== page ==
Stocks are ending mostly lower as small companies fall again, even as gains by a handful of big companies push the Dow Jones Industrial Average to an all-time high.

Retailers, airlines and automakers fell Tuesday, dragging broad market indexes lower on Tuesday.

Amazon dragged other retailers lower after saying it would raise its minimum wage for all U.S. workers to $15 an hour, putting pressure on other companies to follow suit.

Stitch Fix, an online clothing seller, plunged 35 percent after its user totals fell short of analysts’ forecasts.

KEEPING SCORE: The S&P 500 index fell a point to 2,923 at closing time. The Dow Jones Industrial Average added 123 points, or 0.5 percent, to 26,774, powered by big gains in Intel and Boeing. The Nasdaq composite fell 38 points, or 0.5 percent, to 8,000. Three stocks fell for every two that rose on the New York Stock Exchange.

BIG TROUBLE IN SMALL CAPS: The Russell 2000 index of smaller-company stocks fell 18 points, or 1.1 percent, to 1,654, and it’s on track for its lowest close since July 30. Earlier this year investors bought up smaller companies as tensions with trading partners flared up. Smaller companies tend to be less exposed to trade conflicts since they do more business in the U.S. than larger companies.

With a new trade deal with Canada sealed over the weekend, investors aren’t as worried about the trade situation right now and are shifting money out of smaller companies and into large multinationals. In the last three months the S&P 500 has climbed more than 7 percent and the Russell is almost flat.

Quincy Krosby, chief market strategist at Prudential Financial, said investors are feeling better about exporters and multinationals because the dollar has weakened slightly this summer.

“That helps the large exporters. It obviously makes them more competitive,” she said. “China announced that they were now stabilizing their currency. You began to see the dollar pull back and you saw a comeback in emerging markets.”

RIPPED STITCHING: Stitch Fix’s revenue and active client totals fell short of Wall Street’s targets, and the stock plummeted 33.8 percent $29.56. Stitch Fix had almost tripled since its IPO in November.

Retailers stumbled after internet retailer Amazon said it will raise the minimum wage for all of its U.S. workers to $15 an hour in November. Amazon also said it will advocate for an increase in the federal minimum wage, which is currently $7.25 an hour.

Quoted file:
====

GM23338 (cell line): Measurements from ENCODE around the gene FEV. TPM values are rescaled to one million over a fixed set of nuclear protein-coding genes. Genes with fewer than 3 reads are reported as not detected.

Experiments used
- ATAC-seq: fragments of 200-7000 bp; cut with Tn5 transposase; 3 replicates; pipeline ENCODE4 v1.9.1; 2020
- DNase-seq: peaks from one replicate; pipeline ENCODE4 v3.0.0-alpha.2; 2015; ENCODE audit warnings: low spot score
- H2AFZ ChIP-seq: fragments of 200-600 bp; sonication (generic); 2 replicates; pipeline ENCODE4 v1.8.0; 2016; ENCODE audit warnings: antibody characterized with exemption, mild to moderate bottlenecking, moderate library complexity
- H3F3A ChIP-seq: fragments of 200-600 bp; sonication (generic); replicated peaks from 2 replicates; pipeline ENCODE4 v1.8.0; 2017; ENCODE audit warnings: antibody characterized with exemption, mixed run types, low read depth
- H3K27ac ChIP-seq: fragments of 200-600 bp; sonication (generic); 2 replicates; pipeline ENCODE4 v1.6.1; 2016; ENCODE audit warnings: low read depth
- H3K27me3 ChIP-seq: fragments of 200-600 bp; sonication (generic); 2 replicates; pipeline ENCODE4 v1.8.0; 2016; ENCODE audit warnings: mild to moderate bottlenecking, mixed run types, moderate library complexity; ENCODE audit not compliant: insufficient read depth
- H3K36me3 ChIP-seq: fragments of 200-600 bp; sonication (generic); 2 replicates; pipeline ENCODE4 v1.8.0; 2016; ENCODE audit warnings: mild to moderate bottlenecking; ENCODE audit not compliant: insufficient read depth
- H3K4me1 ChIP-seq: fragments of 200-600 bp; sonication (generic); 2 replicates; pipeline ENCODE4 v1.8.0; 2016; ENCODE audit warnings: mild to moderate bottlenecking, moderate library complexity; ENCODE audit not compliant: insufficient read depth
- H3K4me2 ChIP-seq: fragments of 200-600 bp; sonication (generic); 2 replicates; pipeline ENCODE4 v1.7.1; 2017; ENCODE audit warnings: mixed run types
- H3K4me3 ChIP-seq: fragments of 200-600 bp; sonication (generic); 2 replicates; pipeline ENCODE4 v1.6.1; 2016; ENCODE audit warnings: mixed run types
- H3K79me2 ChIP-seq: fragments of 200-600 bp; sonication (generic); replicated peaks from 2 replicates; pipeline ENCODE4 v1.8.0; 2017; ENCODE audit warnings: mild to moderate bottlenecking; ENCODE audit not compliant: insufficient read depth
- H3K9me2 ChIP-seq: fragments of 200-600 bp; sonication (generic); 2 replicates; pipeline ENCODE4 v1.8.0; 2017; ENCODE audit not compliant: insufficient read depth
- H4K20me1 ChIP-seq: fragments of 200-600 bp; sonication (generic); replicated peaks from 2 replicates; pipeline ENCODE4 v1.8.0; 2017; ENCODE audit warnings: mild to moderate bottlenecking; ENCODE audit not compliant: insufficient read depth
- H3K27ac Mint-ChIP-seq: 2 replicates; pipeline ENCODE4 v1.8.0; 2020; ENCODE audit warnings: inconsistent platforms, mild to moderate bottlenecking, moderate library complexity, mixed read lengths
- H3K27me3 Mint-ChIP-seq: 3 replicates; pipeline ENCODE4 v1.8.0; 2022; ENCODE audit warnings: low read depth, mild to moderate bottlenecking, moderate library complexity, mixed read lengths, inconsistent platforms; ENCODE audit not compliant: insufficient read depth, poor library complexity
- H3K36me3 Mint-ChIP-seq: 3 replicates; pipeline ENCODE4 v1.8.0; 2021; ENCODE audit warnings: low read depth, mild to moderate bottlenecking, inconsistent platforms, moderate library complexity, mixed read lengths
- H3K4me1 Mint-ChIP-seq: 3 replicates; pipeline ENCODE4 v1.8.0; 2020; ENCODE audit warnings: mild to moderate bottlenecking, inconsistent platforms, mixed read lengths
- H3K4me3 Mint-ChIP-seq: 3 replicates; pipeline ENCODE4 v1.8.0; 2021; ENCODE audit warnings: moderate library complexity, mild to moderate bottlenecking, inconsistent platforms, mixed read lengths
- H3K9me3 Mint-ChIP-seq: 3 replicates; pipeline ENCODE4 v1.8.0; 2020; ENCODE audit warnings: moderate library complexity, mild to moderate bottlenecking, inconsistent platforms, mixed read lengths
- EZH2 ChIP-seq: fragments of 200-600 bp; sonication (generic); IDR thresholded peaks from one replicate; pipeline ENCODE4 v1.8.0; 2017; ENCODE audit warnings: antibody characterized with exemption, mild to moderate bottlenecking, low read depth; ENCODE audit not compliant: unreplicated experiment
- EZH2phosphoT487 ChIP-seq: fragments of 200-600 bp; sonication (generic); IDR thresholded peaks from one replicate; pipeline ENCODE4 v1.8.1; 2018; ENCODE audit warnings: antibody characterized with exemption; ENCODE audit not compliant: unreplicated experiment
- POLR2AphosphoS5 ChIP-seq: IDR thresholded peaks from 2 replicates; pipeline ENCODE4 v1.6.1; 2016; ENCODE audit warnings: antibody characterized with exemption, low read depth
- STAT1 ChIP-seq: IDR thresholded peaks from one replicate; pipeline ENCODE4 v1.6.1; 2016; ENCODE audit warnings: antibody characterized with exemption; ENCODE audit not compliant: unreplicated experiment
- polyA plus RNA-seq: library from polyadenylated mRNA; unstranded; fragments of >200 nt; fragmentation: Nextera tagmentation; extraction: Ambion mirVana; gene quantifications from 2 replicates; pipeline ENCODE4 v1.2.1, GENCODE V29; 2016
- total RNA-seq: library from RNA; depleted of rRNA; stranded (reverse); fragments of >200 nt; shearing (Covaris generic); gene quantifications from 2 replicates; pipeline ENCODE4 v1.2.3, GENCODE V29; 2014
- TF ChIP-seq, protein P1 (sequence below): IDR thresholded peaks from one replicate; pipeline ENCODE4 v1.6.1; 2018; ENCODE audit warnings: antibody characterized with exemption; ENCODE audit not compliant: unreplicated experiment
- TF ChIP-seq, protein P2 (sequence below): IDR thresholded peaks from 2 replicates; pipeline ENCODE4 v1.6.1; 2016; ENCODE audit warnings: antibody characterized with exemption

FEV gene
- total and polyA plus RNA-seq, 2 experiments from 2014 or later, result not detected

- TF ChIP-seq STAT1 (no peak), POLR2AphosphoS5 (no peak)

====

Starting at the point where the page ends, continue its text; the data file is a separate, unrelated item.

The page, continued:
While increased wages give consumers more money to spend, Krosby said other retailers might feel pressure to raise their pay as well, and that could cut into their profits.

Amazon lost 1.6 percent to $1,971.53 while Under Armour fell 3.7 percent to $20.35. Nike lost 1.3 percent to $83.39 and Gap sank 4.3 percent to $27.48.

CAR SALES: Automakers fell as they reported their monthly sales. GM dipped 2.3 percent to $33.41 and Ford fell 0.7 percent to $9.27, but Toyota added 0.8 percent to $125.83. Auto parts retailer AutoZone fell 0.8 percent to $764.26.

U.S. automakers had done on Monday as the trade deal with Canada appeared to reduce the chances that the industry will be harmed by tariffs on imported cars. The pact offers protection to Canada if the U.S. does impose tariffs.

FLAT SODA: Pepsi fell 1.3 percent to $109.30 after it said the stronger dollar will have a bigger effect on its earnings this year. The company is now forecasting a profit of about $5.65 per share in 2018, down from an earlier estimate of $5.70 a share.

TROUBLE ON THE TARMAC: Airlines fell after Delta’s projections for the third quarter disappointed Wall Street. Delta gave up 3.4 percent to $54.66 while American fell 1.5 percent to $39.03.

ITALY’S SPENDING: Italy’s leaders refused to budge from new spending plans that have been spooking investors, pushing the eurozone’s third-largest economy on a collision course with its EU partners. Deputy Prime Minister Luigi Di Maio said Tuesday that the government won’t change its plan to increase its deficit to 2.4 percent of GDP. Eurozone say that would skirt the rules of good fiscal housekeeping shared by the 19 nations using the euro currency.

Italy’s FTSE MIB fell 0.2 percent after a string of losses last week. However Italian government bond prices continued to fall, a sign investors are concerned about the country’s debts. Germany’s DAX lost 0.4 percent and the CAC 40 in France dropped 0.7 percent. Britain’s FTSE 100 fell 0.3 percent.

Separately, the credit ratings agency Moody’s warned that Europe remains highly vulnerable to another economic downturn despite all its fire-fighting efforts over the past few years.

COMMODITIES: Oil prices declined slightly after reaching four-year highs. Benchmark U.S. crude fell 0.1 percent to $75.23 in New York. Brent crude, used to price international oils, slipped 0.2 percent to $84.80 a barrel in London.

Wholesale gasoline was little changed at $2.13 a gallon and heating oil remained at $2.41 a gallon. Natural gas rose 2.3 percent to $3.17 per 1,000 cubic feet.

Gold jumped 1.3 percent to $1,207 an ounce and silver rose 1.3 percent to $14.69 an ounce. Copper gained 0.7 percent to $2.81 a pound.

CURRENCIES: The dollar fell to 113.78 yen from 113.99 yen. The euro fell to $1.1546 from $1.1575.

BONDS: Bond prices edged higher. The yield on the 10-year Treasury note fell to 3.07 percent from 3.08 percent.

ASIA: Hong Kong’s Hang Seng tumbled 2.4 percent after it reopened following a national holiday. South Korea’s Kospi lost 1.3 percent and the benchmark Nikkei 225 in Tokyo added 0.1 percent.

© The Associated Press. All rights reserved.